The Arab coalition to restore legitimacy in Yemen made major progress over the weekend in freeing the province of Hodeidah from rebel Houthi militias.
Its liberation of Al-Zaraniq Camp and the surrounding areas in the province’s Durayhi district is considered the coalition’s greatest military success in its march northward to regain the capital, Sanaa.
Hodeidah is strategically crucial because it is home to Yemen’s second largest port city after Aden. More than two-thirds of the country’s trade passes through the Hodeida port which is the maritime gateway to Sanaa.
Houthi forces have used it as a base for securing control over the western front overlooking the Red Sea. Currently, it serves as the major avenue for delivering international humanitarian relief to the war-torn country.
Yemeni political analyst Essam Sherim believes that an amphibious landing might be required to regain control over the large port complex and its environs, which are deeply nestled in the city infrastructure.
He noted that Houthi militias planted numerous roadside mines in the areas from which they have evacuated, some of which have claimed combatant and civilian lives.
He also fears that the militia will inflict heavy civilian casualties in Hodeida city itself, where the Houthis lack popular support.
If the Houthis lose Hodeidah, they will have lost one of their most crucial military and logistical bases.
The port city has served as their command headquarters on the western coast and it was their chief avenue for receiving smuggled weapons from Iran.
In addition, from Hodeidah the Houthis threatened maritime routes in the Red Sea and they have bombarded Saudi Arabian and Emirati ships.
Hodeidah is also known to have been an important ammunitions depot for the Houthis, especially naval mines, as has been revealed by photo-documented reports broadcast by pro-coalition media.
Houthi leader Abdel-Malik Al-Houthi has acknowledged the defeats his militias suffered in Hodeidah province and called on his supporters not to flee. In a televised speech broadcast by Al-Masirah channel, he described the coalition’s advances as a “penetration” and urged pro-Houthi fighters not to flee the fronts and gird themselves against the enemy.
US and British officers in coordination with Saudi and Emirati officers have directed the battle from Riyadh and from the Eritrean port of Assab.
In his speech he spoke repeatedly of “US-Saudi aggression” as a way to boost morale in the face of what he is portraying as not just a Saudi-led coalition, but a kind of neo-colonialist design.
Abdel-Aziz Al-Majidi, a political analyst from Taiz, told Al-Ahram Weekly that the coalition forces currently advancing on the ground in the battle to free Hodeidah are a mixture of resistance brigades from Hodeidah province, or what he called the “Tihamah resistance”, plus the Southern Movement’s “Security Belt” forces and the pro-legitimacy “Amaliqa Brigades”.
He stressed that Al-Hodeidah, in particular, contains many important military and security installations and sites, and cautioned against any hasty declarations of victory there given how that area constitutes a strategic depth for rebel forces.
Nevertheless, he added, “there has been progress and the balance of powers is in the hands of the forces of legitimacy at the present stage.”
Is Hodeidah to become the staging post for a major axis in the march to regain the capital? For an answer to such questions concerning the larger picture of the military operations, the Weekly turned to the Riyadh-based political analyst Khaled Alian who held that the current priority was to “liberate strategic areas and positions on the western coast in light of the importance attached, regionally and internationally, to halting the smuggling of Iranian arms”.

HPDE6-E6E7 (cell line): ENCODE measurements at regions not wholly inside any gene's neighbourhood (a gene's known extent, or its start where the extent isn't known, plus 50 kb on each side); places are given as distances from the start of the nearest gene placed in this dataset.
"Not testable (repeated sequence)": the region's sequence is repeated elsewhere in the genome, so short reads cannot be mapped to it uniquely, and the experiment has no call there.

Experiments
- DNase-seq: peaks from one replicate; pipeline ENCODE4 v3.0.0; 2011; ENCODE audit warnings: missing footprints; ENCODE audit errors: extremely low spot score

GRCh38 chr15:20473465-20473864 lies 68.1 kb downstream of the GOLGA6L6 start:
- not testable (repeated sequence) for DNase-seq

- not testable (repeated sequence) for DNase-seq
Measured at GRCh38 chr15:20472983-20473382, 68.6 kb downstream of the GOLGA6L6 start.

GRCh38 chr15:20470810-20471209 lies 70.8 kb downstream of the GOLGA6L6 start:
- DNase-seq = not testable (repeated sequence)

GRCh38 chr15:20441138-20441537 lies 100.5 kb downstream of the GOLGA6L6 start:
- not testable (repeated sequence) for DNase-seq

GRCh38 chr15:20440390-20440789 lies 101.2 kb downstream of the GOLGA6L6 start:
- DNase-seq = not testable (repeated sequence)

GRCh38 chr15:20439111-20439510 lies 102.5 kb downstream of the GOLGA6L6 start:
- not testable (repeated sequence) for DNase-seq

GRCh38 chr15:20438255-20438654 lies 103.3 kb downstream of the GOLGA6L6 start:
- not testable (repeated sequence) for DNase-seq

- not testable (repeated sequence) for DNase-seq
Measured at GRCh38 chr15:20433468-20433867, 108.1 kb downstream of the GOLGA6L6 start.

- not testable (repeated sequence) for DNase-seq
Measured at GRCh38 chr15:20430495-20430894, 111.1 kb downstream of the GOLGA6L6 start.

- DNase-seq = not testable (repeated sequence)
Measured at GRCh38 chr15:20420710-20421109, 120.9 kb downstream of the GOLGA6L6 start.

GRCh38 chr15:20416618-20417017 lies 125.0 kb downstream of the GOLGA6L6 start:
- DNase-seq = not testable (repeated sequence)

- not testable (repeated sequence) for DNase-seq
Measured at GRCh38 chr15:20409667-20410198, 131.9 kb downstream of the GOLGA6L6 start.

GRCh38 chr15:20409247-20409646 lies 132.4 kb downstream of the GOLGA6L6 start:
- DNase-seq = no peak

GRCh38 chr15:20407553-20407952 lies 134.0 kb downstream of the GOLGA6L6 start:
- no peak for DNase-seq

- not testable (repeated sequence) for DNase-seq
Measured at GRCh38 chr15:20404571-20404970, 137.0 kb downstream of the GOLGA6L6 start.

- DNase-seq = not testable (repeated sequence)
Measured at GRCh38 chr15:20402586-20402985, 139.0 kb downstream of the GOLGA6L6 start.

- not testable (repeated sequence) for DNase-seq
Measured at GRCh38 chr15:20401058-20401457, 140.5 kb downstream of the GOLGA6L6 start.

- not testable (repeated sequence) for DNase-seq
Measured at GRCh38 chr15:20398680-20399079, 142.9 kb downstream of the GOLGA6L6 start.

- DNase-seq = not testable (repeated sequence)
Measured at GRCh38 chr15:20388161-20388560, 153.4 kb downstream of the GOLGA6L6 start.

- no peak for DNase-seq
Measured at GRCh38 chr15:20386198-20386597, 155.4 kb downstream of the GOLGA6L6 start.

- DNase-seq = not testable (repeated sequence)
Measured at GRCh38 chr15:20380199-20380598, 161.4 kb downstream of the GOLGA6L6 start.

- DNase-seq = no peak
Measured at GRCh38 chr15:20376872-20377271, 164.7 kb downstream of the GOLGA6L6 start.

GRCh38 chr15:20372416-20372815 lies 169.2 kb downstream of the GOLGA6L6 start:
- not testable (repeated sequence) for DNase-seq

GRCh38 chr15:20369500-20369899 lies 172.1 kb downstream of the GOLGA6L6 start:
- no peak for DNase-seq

Therefore, he said, the immediate focus was on locations used for this purpose in Hodeidah. Afterwards, “combing operations would begin to progress inland in order to keep the coalition forces from getting bogged down in futile guerrilla warfare”.
He added that the focus on strategic locations, at present, would accomplish a number of aims, such as “to destroy the morale of the Houthi militiamen” and “to regain control over locations that will become important logistically to the legitimacy forces in future operations that will build up to the all-out battle for liberation”.
In a related development, Arab Coalition Spokesman Colonel Turki Al-Maliki announced, in a press conference Monday, that coalition forces had destroyed Houthi facilities for housing and arming drones in Saada.
He claimed that the drones, that the Houthis called “Qasef” were, in fact, “Ababil” type planes developed by Iran. He added that the Houthis were escalating and that this was a means to divert attention from the huge losses they sustained in Saada, Hodeida, Al-Bayda and Hajjah.
According to military experts and political analysts contacted by the Weekly, the “Battle of Hodeidah” is the key to further military inroads against Houthi rebels whose resources and morale are declining in tandem with the shrinkage of the areas under their control and the increasing difficulties they are having with recruiting.
This said, there remain major challenges ahead on road to Sanaa. It should be borne in mind that the Battle of Hodeidah was launched three months ago, yet coalition forces are still on the distant outskirts of the city, some 30 kilometres away. Sanaa is 226 kilometres from Hodeidah.
In addition, the war in other parts of the country is unfolding in areas where the Houthis have strong popular support and where Houthis militias and their popular base know that they are fighting an existential battle.
Nevertheless, the balance now favours the Saudi-led coalition, especially in the west where its forces are advancing step-by-step.
*A version of this article appears in print in the 31 May 2018 edition of Al-Ahram Weekly with headline: The battle of Hodeida